for Falkirk & District United Co-operative Society Ltd, Main Street
In the 1930s the Falkirk and District United Co-operative Society embarked upon the construction of a series of superstores – large shops incorporating all of its sales areas or “departments.” Larbert had long been promised such a facility and the branch finally opened on 18 July 1931. J G Callander, in the name of the architect and contractors, presented Bailie Logan with an inscribed gold key. The two-storey building cost in the region of £16,000.
Illus: Larbert Co-op looking south-east.
The ground floor was divided into two portions housing the “provision” and the “soft and hard goods” departments. Provisions included the bakery, grocery, meat and dairy stores – kept and displayed in modern hygienic conditions. The walls, which were a feature of the building, were finished in terrazzo, a marble-like substance, which helped to keep them clean. The displays were of the self-service or open-store system which was then very much in its infancy. The soft and hard goods consisted of the drapery, outfitting and hardware departments. At the rear of the stores were large despatch, store and cold storage rooms, as well as retiring rooms for the staff.
On the upper storey was a large hall which could accommodate 350 people. There were numerous ante-rooms and kitchen accommodation. A lesser hall was used for board meetings. The building was heated by hot water with radiators and pipes. A “robot” boiler automatically controlled and provided hot water for the sinks and wash basins.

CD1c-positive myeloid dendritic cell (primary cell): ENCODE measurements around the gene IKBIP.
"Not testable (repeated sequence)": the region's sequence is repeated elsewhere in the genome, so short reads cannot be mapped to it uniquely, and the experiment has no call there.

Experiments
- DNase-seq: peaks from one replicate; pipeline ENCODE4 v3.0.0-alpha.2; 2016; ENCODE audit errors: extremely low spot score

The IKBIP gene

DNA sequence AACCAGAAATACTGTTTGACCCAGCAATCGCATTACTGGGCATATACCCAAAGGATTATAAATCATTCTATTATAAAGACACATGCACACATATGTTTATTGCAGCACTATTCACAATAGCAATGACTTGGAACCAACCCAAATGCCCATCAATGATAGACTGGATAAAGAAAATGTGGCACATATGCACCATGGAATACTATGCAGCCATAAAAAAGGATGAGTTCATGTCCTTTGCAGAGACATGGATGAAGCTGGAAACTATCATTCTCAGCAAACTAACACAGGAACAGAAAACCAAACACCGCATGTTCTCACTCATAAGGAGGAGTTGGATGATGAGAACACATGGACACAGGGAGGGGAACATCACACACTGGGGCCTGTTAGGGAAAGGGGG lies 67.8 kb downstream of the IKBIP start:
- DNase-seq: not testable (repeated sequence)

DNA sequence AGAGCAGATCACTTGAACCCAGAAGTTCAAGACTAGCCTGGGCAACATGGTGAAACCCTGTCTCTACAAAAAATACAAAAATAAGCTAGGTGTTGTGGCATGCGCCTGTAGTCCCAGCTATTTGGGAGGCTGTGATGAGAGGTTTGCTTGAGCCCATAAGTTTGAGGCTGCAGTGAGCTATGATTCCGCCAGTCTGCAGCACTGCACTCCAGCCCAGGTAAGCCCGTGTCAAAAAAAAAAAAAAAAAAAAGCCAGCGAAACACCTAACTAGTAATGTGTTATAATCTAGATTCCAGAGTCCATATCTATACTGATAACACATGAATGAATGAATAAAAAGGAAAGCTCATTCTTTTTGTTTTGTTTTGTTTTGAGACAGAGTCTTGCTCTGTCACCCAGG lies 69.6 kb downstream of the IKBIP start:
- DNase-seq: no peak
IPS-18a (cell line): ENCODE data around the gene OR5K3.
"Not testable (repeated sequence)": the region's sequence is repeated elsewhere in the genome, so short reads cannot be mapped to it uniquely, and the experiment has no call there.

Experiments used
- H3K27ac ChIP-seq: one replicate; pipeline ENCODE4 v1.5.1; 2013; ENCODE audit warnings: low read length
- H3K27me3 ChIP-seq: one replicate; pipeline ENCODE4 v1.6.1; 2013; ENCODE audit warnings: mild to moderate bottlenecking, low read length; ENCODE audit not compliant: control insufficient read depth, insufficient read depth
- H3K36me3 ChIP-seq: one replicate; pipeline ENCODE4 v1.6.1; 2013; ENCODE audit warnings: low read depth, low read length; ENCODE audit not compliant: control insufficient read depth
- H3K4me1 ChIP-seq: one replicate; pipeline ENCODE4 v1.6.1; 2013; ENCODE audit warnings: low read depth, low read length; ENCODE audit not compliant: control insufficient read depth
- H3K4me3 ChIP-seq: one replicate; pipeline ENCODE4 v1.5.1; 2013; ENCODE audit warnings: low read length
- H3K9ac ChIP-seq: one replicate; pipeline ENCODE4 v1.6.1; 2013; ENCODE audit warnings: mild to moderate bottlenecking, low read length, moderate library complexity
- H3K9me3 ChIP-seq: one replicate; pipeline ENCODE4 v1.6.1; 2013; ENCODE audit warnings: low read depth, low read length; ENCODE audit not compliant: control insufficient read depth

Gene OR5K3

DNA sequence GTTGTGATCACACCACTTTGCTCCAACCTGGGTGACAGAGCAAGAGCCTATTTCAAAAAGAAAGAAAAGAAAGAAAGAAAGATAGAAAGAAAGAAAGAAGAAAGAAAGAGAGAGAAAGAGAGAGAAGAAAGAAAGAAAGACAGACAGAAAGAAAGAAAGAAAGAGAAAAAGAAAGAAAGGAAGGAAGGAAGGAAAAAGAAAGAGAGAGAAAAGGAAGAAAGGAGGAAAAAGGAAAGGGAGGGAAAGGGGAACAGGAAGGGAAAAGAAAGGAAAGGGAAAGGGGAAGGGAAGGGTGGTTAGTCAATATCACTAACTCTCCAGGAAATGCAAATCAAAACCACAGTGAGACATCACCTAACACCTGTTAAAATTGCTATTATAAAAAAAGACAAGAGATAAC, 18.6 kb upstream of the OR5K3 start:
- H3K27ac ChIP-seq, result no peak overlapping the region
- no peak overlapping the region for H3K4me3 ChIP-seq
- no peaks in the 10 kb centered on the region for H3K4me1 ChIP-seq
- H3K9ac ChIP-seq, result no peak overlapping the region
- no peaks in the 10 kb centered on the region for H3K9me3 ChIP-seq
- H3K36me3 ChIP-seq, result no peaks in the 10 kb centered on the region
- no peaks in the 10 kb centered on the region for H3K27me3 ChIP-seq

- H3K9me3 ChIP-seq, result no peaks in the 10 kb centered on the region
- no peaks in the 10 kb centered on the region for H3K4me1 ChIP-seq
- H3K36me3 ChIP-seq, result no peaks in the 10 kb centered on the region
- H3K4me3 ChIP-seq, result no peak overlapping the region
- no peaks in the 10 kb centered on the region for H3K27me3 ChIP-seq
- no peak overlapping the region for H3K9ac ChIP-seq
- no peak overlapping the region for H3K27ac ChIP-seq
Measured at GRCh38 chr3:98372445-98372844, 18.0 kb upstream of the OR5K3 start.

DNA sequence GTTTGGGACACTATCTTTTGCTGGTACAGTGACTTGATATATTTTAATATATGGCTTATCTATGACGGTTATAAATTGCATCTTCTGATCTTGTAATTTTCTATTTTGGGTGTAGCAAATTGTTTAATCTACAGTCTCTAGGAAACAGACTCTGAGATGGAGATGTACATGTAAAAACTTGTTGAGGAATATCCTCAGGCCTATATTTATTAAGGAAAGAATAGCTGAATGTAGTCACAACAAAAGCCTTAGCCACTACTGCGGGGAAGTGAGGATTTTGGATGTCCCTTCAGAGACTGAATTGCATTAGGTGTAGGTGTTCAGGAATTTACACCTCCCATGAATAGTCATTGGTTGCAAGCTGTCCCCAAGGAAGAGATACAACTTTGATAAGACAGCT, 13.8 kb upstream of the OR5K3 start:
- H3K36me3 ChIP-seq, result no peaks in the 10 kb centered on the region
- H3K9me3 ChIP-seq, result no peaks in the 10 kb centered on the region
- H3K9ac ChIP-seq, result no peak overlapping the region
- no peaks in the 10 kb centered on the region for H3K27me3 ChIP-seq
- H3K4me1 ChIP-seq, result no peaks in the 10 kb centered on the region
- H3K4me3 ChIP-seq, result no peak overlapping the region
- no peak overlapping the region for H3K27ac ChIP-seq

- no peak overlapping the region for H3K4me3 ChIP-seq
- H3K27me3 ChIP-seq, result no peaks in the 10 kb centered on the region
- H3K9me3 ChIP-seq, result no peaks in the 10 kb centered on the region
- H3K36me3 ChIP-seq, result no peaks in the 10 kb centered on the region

The street frontage consisted of large plate glass windows set in bronze frames on the ground floor with an ornate square entrance at the west end to access the upper floor. The shallow stone base below the windows is of grey granite which extends part of the way up the dividing pillars at the east end of the façade. The first floor has ten regularly displaced windows with moulded surrounds, their sills set in a continuous string course, against a polished ashlar background. The pale stone makes it look light and airy. A moulded eaves course carries the short parapet capped by a chunky moulded cope course. These last two courses are interlinked at intervals by cylindrical bundles of rods in high relief. The detailing is of high quality and extends to the Art Deco bronze ventilation covers.
Contractors – Mason and Brick work – J Murdoch & Co, Stenhousemuir; Joiner work – Henry Bain, Stenhousemuir; Slater work – James K Millar;, Falkirk; Plumber work William K MacLaren, Larbert; Plaster and Cement works – James K Millar, Falkirk; Glazier work – D O’May Ltd, Falkirk; Lath work – William Harley, Falkirk; Electrical work – Thomas J Irvine, Falkirk; Steel work – P & W MacLellan Ltd, Glasgow; Granite, Tile and Terrazzo works – Galbraith & Winton Ltd, Glasgow; Heating work – Mackenzie & Moncur Ltd, Edinburgh; Causeway work – T N Hunter, Falkirk; Metal Windows – Crittall Manufacturing Co Ltd, Glasgow; Extruded Bronze work of Shop Fronts – Charles Henshaw, Edinburgh; Shop Fronts, Shop Fittings, and Counter – Archibald Hamilton (shopfitters) Ltd, Glasgow; Refrigerators – Electrical Refrigerators & Appliances Ltd, Glasgow